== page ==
Hospitals across UK 'must prepare for Covid surge', senior doctor warns


Hospitals across the UK are being told to prepare to face the same Covid pressures as the NHS in London and south-east England.

Senior doctor Prof Andrew Goddard said the virus's highly infectious new variant was spreading nationwide.

Case numbers were "mild" compared with where he expected them to be next week, he said, with doctors "really worried".

It comes as a further 57,725 people have tested positive for Covid - a new daily high.

This is the fifth day in a row new daily cases have been over 50,000 and brings the total number of cases to 2,599,789.

Another 445 deaths, of people who had tested positive within the previous 28 days, were reported on Saturday - bringing the total number of deaths to 74,570, according to government figures.

The UK-wide total for people in hospital with Covid has already passed the spring peak.

Half of the major hospital trusts in England are said to be dealing with more Covid-19 patients than at the worst point of the first wave in April, with the NHS facing its "busiest winter ever".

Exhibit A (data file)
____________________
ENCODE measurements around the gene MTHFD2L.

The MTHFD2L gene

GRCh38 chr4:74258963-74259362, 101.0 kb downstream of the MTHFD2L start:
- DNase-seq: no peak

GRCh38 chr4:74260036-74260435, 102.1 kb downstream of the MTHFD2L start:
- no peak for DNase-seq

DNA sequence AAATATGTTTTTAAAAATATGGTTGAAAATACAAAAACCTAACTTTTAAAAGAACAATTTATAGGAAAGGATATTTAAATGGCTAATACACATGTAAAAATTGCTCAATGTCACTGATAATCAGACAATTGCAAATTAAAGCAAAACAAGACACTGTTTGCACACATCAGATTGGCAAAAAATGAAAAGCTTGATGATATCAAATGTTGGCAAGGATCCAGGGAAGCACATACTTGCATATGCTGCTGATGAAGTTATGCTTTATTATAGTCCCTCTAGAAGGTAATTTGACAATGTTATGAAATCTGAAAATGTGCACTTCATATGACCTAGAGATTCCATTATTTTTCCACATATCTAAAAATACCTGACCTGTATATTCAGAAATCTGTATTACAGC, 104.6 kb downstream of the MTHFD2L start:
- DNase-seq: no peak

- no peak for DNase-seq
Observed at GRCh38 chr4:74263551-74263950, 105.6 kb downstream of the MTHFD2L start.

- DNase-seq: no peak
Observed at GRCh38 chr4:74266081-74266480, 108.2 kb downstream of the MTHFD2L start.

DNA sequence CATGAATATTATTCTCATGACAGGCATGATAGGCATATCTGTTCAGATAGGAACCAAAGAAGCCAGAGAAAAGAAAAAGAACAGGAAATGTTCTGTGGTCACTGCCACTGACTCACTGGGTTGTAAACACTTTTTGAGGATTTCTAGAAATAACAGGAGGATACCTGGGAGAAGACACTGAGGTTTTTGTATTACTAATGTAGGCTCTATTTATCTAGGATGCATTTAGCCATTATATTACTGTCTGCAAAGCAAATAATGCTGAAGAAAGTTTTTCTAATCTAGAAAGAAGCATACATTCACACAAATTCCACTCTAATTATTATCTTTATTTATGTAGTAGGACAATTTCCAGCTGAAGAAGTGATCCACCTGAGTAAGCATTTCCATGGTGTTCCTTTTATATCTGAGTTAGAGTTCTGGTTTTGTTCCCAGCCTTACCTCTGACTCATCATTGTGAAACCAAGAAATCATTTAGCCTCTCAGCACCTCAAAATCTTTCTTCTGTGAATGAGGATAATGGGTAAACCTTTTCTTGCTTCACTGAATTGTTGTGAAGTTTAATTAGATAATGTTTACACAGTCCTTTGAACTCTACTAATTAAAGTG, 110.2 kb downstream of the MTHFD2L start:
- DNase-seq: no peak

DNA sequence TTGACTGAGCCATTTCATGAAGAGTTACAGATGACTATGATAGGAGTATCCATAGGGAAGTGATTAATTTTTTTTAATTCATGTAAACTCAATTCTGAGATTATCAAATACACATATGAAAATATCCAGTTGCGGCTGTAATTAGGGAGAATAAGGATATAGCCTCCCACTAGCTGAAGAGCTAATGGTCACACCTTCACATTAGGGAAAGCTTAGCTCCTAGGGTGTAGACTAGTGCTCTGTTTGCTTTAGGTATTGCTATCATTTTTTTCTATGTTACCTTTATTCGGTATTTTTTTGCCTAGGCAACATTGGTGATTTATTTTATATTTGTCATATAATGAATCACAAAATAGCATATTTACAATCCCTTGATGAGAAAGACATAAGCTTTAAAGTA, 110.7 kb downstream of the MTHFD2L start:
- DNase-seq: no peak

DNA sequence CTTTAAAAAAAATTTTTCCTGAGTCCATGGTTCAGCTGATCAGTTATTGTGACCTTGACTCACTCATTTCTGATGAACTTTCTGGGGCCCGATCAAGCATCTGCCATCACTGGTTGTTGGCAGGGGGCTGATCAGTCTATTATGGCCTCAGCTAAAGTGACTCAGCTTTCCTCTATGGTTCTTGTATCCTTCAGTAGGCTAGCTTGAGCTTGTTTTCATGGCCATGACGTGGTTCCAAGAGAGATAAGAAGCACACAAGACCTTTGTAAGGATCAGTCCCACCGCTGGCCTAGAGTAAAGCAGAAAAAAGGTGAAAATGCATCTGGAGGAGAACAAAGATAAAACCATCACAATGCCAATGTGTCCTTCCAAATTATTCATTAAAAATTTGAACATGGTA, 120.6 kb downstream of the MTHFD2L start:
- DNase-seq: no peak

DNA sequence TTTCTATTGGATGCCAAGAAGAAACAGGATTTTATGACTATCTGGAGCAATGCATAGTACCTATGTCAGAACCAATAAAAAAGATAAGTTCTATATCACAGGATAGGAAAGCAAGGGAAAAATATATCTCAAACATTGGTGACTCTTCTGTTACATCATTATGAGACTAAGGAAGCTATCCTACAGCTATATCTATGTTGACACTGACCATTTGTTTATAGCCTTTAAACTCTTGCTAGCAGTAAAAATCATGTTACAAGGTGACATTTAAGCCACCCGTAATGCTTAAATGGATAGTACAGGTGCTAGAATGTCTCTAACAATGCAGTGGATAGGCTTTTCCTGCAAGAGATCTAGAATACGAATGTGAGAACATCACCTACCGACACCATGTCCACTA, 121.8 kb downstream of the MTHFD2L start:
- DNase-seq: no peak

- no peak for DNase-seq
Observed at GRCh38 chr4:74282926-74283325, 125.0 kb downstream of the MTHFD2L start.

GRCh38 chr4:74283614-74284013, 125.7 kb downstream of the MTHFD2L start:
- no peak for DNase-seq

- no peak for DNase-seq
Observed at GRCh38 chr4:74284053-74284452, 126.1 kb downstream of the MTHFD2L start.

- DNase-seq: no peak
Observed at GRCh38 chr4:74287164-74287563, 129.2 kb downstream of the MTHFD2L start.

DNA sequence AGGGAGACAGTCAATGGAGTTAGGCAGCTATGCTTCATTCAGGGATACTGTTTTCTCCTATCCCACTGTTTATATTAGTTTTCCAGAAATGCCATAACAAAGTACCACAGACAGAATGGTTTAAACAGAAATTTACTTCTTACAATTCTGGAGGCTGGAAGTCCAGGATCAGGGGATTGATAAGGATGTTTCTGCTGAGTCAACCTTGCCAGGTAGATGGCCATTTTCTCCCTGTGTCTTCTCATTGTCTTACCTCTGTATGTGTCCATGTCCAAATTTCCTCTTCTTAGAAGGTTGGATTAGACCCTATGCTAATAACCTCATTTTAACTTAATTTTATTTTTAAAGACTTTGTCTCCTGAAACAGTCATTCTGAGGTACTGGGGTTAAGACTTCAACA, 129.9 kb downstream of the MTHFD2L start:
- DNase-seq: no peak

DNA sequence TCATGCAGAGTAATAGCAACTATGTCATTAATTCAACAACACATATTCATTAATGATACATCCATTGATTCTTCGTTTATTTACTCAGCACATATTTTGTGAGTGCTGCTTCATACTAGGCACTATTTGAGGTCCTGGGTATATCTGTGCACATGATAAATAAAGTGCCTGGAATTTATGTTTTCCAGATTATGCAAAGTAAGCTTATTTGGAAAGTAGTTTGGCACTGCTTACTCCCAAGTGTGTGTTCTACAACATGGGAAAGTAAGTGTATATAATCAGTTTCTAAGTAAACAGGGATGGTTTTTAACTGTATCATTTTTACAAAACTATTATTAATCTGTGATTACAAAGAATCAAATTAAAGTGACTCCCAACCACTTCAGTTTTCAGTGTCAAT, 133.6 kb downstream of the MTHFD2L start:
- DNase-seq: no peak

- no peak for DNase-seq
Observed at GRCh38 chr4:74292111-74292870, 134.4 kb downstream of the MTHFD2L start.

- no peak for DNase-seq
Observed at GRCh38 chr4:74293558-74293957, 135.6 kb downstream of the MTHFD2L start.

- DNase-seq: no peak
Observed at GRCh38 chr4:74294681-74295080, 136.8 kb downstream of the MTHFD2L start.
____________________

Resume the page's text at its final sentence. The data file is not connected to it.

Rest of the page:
Prof Goddard, of the Royal College of Physicians, told BBC Breakfast: "There's no doubt that Christmas is going to have a big impact, the new variant is also going to have a big impact, we know that is more infectious, more transmissible, so I think the large numbers that we're seeing in the South East, in London, in south Wales, is now going to be reflected over the next month, two months even, over the rest of the country."

He said: "It seems very likely that we are going to see more and more cases, wherever people work in the UK, and we need to be prepared for that."

Graphic showing how many people are in hospital in the UK

Pressure has been so great on hospitals in London and south-east England that some patients have been moved out of the area.

London's weekly rate of coronavirus cases is 858 per 100,000 people, double the UK figure.